Protests as fuel prices soar in Nigeria
Lagos - Queues formed at petrol stations, protests broke out and unions threatened to paralyse Nigeria on Monday over a deeply controversial measure that has more than doubled pump prices.
The move announced on Sunday in Africa's most populous nation and largest oil producer immediately ends fuel subsidies on petrol, a policy that had held pump prices at $0.40 per litre.
On Monday, prices at many stations had more than doubled in a country where most of the population lives on less than two dollars a day.
Queues began forming on Sunday and again on Monday, a public holiday, with drivers hoping to purchase fuel before prices rise further and fearing a strike by tanker drivers will result in a shortage.
In Lagos, the country's largest city, and in the capital Abuja, an initial rush at stations began to die out later on Monday, but there were fears of what would occur on Tuesday when Nigerians return from the Christmas holidays.
Protests of several hundred people broke out in Kano, the largest city in Nigeria's north.
"We have given the federal government 24 hours to reverse this callous and inhuman policy of fuel subsidy withdrawal or face unprecedented riots by students in the city," said Baraya Garba, head of a student association.
The country's main labour unions threatened mass action.
"We intend to work with other groups to completely paralyse the government and make the country ungovernable," said Denja Yaqub, assistant secretary general of the Nigeria Labour Congress, one of the country's main unions.
Pushed too far
"They have pushed Nigerians too far," he added, saying protests would be organised in coming days.
Protest threats in Nigeria have often fizzled out in the past, but the fuel subsidy issue is one of the few that unites much of the vast country, with widespread popular opposition to the move.
Economists and government officials view removing the subsidy as essential to allowing for more spending on the country's woefully inadequate infrastructure and to ease pressure on its foreign reserves.
Nigerians however see the subsidy as their only benefit from the nation's oil wealth.
The government says more than $8bn was spent in 2011 on fuel subsidies.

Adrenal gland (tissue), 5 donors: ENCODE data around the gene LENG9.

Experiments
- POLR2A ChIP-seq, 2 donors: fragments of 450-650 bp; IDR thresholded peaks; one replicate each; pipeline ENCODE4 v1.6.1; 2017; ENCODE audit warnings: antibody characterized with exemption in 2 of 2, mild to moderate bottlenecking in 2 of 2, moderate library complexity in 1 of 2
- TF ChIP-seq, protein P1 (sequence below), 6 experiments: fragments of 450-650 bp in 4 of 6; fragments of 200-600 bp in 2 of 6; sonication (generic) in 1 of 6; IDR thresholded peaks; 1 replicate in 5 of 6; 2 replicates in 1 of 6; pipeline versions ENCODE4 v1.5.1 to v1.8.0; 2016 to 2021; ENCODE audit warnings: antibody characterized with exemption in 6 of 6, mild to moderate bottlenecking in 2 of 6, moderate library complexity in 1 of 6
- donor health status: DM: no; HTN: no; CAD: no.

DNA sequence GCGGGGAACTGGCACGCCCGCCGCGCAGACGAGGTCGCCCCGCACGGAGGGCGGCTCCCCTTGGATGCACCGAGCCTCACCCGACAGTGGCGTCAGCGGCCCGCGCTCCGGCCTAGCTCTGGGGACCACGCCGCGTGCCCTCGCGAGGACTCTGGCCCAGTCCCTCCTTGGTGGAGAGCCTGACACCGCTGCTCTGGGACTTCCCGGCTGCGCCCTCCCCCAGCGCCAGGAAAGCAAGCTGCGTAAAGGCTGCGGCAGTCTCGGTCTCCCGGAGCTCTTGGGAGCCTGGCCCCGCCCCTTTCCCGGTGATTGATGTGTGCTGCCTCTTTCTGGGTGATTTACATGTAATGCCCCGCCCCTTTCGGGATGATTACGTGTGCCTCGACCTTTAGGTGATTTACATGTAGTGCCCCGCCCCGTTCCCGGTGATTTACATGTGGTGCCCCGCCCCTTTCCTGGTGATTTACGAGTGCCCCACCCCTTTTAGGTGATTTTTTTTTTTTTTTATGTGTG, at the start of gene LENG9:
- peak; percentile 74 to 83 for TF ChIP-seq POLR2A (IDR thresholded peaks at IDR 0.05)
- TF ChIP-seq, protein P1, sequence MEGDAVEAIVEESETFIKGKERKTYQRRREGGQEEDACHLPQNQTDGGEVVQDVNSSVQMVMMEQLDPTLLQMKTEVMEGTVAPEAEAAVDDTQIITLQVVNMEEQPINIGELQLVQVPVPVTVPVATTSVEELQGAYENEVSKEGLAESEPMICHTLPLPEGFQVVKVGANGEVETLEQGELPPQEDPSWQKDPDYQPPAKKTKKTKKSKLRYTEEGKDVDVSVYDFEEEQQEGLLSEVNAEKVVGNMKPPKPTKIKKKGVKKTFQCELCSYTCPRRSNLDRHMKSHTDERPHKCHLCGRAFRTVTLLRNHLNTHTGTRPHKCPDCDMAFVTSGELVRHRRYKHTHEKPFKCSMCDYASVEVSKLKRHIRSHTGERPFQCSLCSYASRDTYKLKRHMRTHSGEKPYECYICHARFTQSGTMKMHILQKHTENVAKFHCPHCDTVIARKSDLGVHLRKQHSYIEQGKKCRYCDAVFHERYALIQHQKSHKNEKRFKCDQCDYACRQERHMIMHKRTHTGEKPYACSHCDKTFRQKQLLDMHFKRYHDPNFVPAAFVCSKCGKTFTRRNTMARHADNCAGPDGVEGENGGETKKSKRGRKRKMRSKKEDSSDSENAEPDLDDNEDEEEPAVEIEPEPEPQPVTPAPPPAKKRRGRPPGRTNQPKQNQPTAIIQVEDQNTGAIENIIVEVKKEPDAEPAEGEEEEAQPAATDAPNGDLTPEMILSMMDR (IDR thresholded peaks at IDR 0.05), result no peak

Nigeria refines very little of its crude despite being a major oil producer and OPEC member, a situation blamed on corruption and mismanagement, forcing the country to import fuel even while it exports crude.
Subsidies were supposed to keep pump prices low even though fuel is imported at market prices, but there have been serious questions over how the subsidy cash has been paid out.
There have been accusations that much of the money goes to corrupt elites. Fuel was also sold above the set price in many areas outside of major cities.
The new policy deregulates the sector, though prices will still have to be in line with a benchmark rate to be posted regularly on the Petroleum Products Pricing Regulatory Agency website. The rate will be in line with market conditions.
President Goodluck Jonathan along with his highly respected central bank chief, Lamido Sanusi, and the finance minister, ex-World Bank managing director Ngozi Okonjo-Iweala, pushed hard for the subsidy removal.
They have argued that it is one of the keys to unlocking development in a country that has been unable to provide even sufficient electricity to its population despite its oil wealth.
Blackouts occur daily and roads are in deplorable condition in the West African nation.
However, years of deeply rooted corruption and mismanagement have resulted in profound distrust of government officials in Nigeria, which is consistently ranked as one of the world's most graft-ridden nations.